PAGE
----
Lester B. Pearson
The first Canadian to receive the Nobel Peace Prize, Lester Bowles “Mike” Pearson was a civil servant, scholar and the 14th prime minister of Canada. His diplomacy and leadership put the nation at the centre of international peacekeeping and co-operation.
In his five years as prime minister, the country introduced universal health care, student loans, the Auto Pact, the Canada Pension Plan and a new Canadian flag. He served at home and abroad, as leader of the country and president of the seventh session of the United Nations General Assembly. Pearson was named a Companion of the Order of Canada and was awarded an Order of the British Empire and an Order of Merit, the highest honour in the Commonwealth, for his service during a historic time in the 20th century.
Born in Newtonbrook, Ont., to a Methodist minister, Pearson studied at Victoria College at the University of Toronto (now Victoria University) and earned bachelor and master’s degrees from the University of Oxford. He taught history at the University of Toronto before entering the foreign service with the Department of External Affairs. Making his way to Washington, D.C., Pearson helped establish the United Nations Relief and Rehabilitation Administration and the United Nations Food and Agriculture Organization. He became ambassador to the United States in 1945 and led Canada in discussions for the founding of the UN.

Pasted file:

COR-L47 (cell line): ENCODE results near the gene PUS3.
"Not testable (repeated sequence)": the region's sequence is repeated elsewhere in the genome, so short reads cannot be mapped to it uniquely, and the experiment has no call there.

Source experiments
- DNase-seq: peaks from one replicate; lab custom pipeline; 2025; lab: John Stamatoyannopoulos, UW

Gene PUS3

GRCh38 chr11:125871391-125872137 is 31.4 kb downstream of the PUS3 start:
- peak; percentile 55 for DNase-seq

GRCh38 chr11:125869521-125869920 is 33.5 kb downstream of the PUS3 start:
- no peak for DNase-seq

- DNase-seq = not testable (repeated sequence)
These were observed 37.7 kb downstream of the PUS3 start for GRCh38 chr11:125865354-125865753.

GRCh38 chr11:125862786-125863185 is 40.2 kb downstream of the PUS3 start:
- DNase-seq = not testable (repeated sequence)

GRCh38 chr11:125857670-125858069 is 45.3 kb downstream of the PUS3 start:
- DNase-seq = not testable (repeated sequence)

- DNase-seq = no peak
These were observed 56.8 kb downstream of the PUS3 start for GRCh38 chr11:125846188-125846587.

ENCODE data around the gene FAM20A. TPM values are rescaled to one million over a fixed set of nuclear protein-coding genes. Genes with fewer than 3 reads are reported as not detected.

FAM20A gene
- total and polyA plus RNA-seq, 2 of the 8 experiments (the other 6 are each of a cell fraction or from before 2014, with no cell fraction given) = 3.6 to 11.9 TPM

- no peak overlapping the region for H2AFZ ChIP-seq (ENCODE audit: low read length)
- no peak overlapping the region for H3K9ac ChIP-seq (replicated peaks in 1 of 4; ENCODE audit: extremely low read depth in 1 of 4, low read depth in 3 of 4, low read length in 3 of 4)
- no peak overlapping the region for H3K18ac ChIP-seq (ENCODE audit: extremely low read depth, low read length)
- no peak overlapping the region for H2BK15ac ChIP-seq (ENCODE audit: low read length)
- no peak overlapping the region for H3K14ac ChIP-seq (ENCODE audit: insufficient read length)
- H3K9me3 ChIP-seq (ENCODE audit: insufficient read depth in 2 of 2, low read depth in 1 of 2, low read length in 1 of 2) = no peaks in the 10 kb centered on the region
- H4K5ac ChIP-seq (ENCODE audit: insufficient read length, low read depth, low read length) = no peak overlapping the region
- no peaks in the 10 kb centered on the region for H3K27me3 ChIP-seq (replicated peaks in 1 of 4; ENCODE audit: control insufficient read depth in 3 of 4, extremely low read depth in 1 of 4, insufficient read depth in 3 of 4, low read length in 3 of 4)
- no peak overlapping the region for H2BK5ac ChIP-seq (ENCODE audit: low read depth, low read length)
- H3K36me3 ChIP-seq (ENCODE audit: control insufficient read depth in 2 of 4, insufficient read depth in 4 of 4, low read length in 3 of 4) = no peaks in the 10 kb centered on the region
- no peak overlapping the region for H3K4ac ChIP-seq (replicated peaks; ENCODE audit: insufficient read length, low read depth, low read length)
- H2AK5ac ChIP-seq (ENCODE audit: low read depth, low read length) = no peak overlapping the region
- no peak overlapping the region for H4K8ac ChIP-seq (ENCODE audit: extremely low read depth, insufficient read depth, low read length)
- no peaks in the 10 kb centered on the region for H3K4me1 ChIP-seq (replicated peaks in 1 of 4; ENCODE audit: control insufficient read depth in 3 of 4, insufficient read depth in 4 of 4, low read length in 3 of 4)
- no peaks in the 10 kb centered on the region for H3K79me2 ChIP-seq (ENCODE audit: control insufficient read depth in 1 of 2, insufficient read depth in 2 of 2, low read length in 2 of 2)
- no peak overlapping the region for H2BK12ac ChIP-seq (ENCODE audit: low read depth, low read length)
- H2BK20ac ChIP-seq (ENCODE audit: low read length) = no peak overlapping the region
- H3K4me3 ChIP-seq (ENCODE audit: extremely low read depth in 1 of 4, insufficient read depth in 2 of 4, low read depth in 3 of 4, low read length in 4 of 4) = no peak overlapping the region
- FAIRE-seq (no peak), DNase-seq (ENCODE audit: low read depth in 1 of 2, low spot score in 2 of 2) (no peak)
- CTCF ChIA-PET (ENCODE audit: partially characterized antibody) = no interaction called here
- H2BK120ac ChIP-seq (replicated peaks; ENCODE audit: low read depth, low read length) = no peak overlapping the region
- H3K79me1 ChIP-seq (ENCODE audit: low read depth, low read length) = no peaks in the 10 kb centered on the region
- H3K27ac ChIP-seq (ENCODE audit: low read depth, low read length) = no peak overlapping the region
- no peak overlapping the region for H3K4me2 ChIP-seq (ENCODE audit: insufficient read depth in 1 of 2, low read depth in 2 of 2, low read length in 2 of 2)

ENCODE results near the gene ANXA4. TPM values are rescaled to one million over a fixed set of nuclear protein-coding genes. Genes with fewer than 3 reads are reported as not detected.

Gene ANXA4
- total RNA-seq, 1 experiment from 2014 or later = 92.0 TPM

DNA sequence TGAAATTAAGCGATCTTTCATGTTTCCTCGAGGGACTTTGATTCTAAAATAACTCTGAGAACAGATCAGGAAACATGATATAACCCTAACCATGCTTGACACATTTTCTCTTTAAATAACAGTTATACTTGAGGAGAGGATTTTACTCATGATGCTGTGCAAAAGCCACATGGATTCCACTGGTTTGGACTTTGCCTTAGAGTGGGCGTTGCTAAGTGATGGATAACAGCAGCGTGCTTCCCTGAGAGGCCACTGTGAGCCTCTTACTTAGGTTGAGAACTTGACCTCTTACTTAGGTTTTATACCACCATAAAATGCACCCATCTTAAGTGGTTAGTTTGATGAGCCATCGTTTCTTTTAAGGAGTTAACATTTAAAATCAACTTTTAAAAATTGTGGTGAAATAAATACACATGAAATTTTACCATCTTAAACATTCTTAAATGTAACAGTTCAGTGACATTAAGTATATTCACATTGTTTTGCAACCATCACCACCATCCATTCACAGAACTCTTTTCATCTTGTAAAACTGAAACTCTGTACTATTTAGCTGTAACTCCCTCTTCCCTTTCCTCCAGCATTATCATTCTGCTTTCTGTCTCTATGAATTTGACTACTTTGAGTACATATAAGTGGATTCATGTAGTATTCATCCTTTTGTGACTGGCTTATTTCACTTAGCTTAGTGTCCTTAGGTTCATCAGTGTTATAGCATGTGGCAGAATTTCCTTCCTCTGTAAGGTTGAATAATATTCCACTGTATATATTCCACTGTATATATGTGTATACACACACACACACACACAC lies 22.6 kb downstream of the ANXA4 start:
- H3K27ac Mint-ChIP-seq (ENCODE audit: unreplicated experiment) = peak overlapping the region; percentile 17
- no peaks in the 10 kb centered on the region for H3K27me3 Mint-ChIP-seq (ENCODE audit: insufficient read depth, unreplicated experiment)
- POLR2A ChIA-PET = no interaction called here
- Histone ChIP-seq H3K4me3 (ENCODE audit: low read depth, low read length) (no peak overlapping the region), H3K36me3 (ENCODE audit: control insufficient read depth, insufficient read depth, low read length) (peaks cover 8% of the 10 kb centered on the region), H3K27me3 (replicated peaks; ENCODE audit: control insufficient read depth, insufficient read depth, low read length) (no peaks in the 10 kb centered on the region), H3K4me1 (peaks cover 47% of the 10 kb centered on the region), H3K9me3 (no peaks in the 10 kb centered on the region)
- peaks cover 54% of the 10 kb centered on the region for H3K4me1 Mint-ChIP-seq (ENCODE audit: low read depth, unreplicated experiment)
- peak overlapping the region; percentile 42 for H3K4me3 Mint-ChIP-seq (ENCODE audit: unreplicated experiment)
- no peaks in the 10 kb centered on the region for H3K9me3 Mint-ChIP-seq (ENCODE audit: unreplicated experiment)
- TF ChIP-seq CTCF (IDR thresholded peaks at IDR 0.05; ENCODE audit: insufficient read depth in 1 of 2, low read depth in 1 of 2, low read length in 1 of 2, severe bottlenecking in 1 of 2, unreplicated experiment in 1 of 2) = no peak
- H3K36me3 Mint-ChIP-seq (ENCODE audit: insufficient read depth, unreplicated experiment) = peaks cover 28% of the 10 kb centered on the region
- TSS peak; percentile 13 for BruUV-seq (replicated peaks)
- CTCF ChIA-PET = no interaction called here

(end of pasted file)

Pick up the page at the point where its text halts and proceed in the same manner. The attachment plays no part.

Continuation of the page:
In 1948, he was elected MP for Algoma East and became the Minister of External Affairs. As the world entered the Cold War, Pearson signed the North Atlantic Treaty and helped orchestrate the armistice agreement that would end the Korean War. In 1956, his UN resolution to the Suez crisis involving Israel, France, the United Kingdom and Egypt earned him the Nobel Peace Prize. Pearson’s establishment of the United Nations Emergency Force would lead to the modern UN peacekeeping operations of today.
After retiring from politics, he served as a lecturer in history and political science and Chancellor of Carleton University until his death in 1972. Pearson received honorary degrees from institutions across Canada and the United States, including Princeton University, McGill University, Bates College, Johns Hopkins University and the University of Calgary. In 1974, the Lester B. Pearson College of the Pacific was founded as one of 13 United World Colleges. He is the namesake for myriad Canadian landmarks, from an airport to Mike’s Place – the graduate student pub at Carleton. The influential leader has made a lasting impact on the country and the world.
The Pearson connection to Carleton continues with his daughter-in-law’s contributions to campus, including the Landon Pearson Resource Centre for the Study of Childhood and Children’s Rights at Carleton. In 2006, upon her retirement from the Senate, she donated her extensive collection of materials related to childhood and children’s rights to Carleton. With this donation and with her appointment as adjunct professor in the Pauline Jewett Institute of Women’s and Gender Studies, the Landon Pearson Resource Centre was born.